“A lot of people tend to bottle things up. Bottled-up emotions become a struggle. Either you become a volcano and explode, or over time you become resentful, indifferent and stop caring.”

Ms O’Dowd is also clear about why this is so important for personal wellbeing.

“Our relationships are the things that sustain us when times are tough – so we need to know how best to sustain those relationships.”

Findings

Relate NI’s polling asked questions of a representative sample of 1,000 local people.

As well as the figures mentioned about, the survey found that:

  • 45% of people said they would benefit from advice and help with managing conflict in their relationships
  • 25% of people do not know what a healthy relationship looks like
  • 53% of people felt self-help resources with information and guidance from trained professionals would be helpful
  • 48% of people felt educational interventions to work on and improve relationships would be useful
  • 55% of people said that they had either witnessed their parents or themselves have fought in front of the children
  • 53% of people had either witnessed in their parents’ relationship or themselves had undermined each other as parents
  • 55% of people said there was a total lack of discussion about anything in their own relationship or witnessed in their parents’ relationship.
  • 16% of people said they felt ashamed in seeking relationship support

According to Relate NI’s own analysis of these figures: “We know that conflict between parents and in families is always going to happen and is totally normal (we are all human,) but how it is handled, has a massive impact on the future of our kids.

“The evidence shows that children growing up with parents who have low levels of parental conflict or well-resolved parental conflict, whether they are together or separated, enjoy better physical and mental health, better emotional wellbeing, higher qualifications and a lower likelihood of engaging in risky behaviours.”

Services

Relate NI’s Sustaining Healthy Relationships programme is more prevention than cure.

It is not a counselling service, it is an early intervention and it is educational. It involves the organisation going into communities and holding discussions with people to help them prevent or reduce relationship distress.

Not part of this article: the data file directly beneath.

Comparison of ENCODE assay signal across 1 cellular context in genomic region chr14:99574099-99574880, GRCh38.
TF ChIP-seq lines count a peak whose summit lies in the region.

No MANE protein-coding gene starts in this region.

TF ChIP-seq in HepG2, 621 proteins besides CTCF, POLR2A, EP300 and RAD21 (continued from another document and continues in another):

Counselling and therapy are very important services for the people who rely on them. However, if healthy relationships can be curated before those services are needed, that’s good news.

Ms O’Dowd said: “This is about early intervention to help people manage and negotiate the times when there’s stress or pressure or points of transition in their relationships.

“This project started in January so we are only five or six months in. It’s taking the great work of Relate NI out  into the heart of communities. We want to help people to build and maintain healthy relationships before things deteriorate or become more difficult.

“We are well aware that a lot happens behind closed doors. We know there is a certain amount of shame for people, in terms of talking about these things. The idea of these workshop is that you can talk about your relationship in a safe environment. You don’t have to expose what’s going on in your life if you don’t want to.

“Right now we are working with Sure Starts and family support hubs - but we are happy to take these workshops into other community settings or centres that wants them. Or, if people want to come out of their communities and into different settings then this can also be facilitated.

 Online materials are also being developed.

These discussions cover many aspects of healthy relationships. It’s not about communication on its own, it’s also about expressing the value of the relationship (which can mean love and affection with a partner, or respect and trust with a work colleague), fostering honesty, and more.

Find out more about Relate NI and Sustaining Health Relationships here.